Exploring some of the cuts from the legendary ‘How Long’ within the set, it’s amazing how good they all sound considering none of this version of MTB – bar Thompson, of course – actually played on the studio record back in ’89. The big ballad, ‘Give Love A Chance’ gives the show an obvious highlight. Larry Antonino’s bass comes through with warmth at every turn; King holds the vocal performance with confidence and Michael’s lead guitar work is stunning. He always had a fantastic tone and during this particular performance that’s clearer than ever as he embarks on various lead runs that add bluesy tones to the otherwise pure AOR backdrop. Taking every opportunity to use this as a showcase, the band stretches the number to almost ten minutes, but there isn’t any feeling of them ever playing for time or attempting to pad out their set. If there’s any reason to pick up this release, it’s right here.
‘High Times’ and ‘Can’t Miss’ (both from 2012’s overlooked ‘Future Past’) offer some perfectly serviceable AOR tunes with huge choruses. Much like ‘Save Yourself’, the band’s melodic rock credentials are there for all to hear and the more natural sound of this recording means that both tracks run rings around their fudgy sounding studio counterparts, even with King really struggling to rein in his volume on the latter. Another old classic, ‘Secret Information’ is one of the only times the intimate crowd are hugely audible and this gives a welcome boost in atmosphere, but it won’t be long before your attention is drawn back to the band, since Antonino’s hard struck bass sounds especially good as he leads the band through a brilliant Toto inspired workout. For those still missing a CD copy of ‘How Long’ from their collections, this terrific performance should at least provide some consolation.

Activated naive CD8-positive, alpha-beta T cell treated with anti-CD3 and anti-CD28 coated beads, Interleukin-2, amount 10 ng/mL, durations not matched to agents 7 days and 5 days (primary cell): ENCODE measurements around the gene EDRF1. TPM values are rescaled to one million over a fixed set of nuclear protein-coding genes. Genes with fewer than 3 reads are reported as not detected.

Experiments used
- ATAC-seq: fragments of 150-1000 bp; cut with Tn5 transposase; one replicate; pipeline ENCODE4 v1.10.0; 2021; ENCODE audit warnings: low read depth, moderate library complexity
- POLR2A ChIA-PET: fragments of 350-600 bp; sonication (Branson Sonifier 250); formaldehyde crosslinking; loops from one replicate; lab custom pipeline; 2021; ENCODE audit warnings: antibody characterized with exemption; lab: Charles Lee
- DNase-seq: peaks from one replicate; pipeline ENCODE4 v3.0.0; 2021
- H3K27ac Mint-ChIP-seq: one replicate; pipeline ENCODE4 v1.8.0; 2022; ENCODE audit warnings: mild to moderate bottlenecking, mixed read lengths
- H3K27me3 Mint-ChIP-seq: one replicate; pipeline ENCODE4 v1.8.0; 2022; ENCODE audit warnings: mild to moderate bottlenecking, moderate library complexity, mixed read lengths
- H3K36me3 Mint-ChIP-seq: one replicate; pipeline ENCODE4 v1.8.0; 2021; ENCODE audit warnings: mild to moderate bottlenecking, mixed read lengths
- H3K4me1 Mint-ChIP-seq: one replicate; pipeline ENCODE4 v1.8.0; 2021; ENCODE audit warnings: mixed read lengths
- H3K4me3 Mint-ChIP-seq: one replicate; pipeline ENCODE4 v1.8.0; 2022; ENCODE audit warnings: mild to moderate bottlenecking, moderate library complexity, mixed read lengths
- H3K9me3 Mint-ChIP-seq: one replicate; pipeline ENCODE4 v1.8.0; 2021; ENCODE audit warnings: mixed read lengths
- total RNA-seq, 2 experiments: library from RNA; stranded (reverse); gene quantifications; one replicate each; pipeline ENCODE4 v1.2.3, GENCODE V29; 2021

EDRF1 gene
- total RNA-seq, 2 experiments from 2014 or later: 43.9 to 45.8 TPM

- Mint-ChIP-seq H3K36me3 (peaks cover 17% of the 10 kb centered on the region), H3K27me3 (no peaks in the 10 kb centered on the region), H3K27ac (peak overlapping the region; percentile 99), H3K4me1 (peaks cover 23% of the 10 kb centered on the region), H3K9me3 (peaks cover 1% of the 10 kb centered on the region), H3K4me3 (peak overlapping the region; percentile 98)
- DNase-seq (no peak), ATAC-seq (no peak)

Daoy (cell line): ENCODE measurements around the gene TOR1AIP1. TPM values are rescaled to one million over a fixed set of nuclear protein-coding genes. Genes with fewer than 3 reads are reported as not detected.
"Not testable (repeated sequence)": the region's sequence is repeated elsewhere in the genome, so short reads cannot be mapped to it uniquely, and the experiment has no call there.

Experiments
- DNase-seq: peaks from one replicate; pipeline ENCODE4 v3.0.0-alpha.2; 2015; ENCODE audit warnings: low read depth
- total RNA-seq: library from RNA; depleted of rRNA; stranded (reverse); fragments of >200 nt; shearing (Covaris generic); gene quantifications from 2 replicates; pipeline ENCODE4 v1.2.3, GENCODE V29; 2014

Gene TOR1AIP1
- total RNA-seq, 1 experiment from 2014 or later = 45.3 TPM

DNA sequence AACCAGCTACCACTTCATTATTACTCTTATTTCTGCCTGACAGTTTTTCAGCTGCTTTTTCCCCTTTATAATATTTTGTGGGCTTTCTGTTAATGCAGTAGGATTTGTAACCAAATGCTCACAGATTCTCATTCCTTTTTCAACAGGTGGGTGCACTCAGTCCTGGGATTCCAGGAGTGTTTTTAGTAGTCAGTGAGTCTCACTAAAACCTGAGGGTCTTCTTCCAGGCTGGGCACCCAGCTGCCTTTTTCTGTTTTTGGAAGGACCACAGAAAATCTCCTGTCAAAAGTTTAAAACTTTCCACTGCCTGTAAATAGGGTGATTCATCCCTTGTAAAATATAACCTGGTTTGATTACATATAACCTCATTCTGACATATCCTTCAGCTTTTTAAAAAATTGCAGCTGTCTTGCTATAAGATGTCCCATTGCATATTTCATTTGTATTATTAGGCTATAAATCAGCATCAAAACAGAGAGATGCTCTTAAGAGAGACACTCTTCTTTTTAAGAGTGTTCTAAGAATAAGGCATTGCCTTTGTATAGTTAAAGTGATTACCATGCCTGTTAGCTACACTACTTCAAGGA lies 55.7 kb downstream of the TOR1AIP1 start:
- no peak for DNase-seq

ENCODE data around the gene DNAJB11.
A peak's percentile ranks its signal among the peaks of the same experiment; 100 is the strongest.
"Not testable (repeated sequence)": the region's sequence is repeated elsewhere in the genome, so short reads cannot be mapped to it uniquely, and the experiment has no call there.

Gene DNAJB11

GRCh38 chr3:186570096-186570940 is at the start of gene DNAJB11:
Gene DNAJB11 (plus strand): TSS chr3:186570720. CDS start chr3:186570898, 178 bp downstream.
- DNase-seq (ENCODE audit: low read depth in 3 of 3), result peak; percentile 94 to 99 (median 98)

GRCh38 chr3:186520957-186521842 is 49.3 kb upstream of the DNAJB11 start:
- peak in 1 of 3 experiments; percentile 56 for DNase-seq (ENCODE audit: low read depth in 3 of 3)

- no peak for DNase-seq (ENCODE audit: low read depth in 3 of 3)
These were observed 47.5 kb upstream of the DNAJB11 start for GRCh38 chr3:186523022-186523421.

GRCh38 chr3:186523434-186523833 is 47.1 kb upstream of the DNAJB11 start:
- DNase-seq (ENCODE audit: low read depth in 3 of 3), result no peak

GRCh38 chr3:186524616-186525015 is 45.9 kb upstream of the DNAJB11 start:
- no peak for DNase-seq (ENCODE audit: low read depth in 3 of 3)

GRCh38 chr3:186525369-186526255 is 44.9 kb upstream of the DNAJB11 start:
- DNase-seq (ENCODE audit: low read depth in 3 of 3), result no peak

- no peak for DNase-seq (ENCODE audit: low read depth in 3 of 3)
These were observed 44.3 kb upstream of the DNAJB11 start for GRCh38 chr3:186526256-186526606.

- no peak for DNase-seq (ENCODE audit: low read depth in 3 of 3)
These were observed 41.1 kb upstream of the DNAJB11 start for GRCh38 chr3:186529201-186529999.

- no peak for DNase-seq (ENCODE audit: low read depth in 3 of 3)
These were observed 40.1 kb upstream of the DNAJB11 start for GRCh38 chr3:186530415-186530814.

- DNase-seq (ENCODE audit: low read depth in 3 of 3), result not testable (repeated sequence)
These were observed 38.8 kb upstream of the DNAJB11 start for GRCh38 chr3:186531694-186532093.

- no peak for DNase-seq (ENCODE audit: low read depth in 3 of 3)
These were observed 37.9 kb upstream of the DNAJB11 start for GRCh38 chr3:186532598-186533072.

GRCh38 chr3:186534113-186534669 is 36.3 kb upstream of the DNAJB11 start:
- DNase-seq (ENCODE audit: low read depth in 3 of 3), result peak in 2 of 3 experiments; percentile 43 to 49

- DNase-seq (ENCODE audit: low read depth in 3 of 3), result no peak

Joining ‘Give Love A Chance’ in the epic stakes, ‘Wasteland’ becomes a ten minute jam – doubling the length of the studio cut – and again, there’s more than enough evidence that the band are going all out to entertain the crowd. Of particular note here is the slick approach taken by the band. Allison’s keys occasionally punch through the rockier sound with a bell-like clarity and – as you would expect – Thompson’s lead work has a near flawless confidence. After such a fine gig, it actually comes as a disappointment that a decision was made to close an already too short set with a one song encore featuring a nine minute rendition of Boston’s ‘More Than A Feeling’. Reducing the MTB to the status of bar band, the classic twin leads a bog standard musical performance and King takes every opportunity to over-sing everything. This is so clearly designed to play into the hands of the AOR die hards in the audience who just want a good time, no matter what’s played. Maybe if you were there and this was cranked out after two or three beers, it’d be far more fun…but listening back on CD, it’s not quite the same.
Given how ‘Future Past’ was little more than a workmanlike AOR album, ‘Love & Beyond’ didn’t live up to expectations and almost none of this band had any previous connections with the original ‘How Long’ back in the 80s, this is a far better live album than it had any right to be. If you’re a fan of Thompson’s guitar playing, you could do far worse than add this to your collection and if you were lucky enough to be there on the night, it’ll become an invaluable memento for sure.
[The physical release also includes a full length DVD of the show.]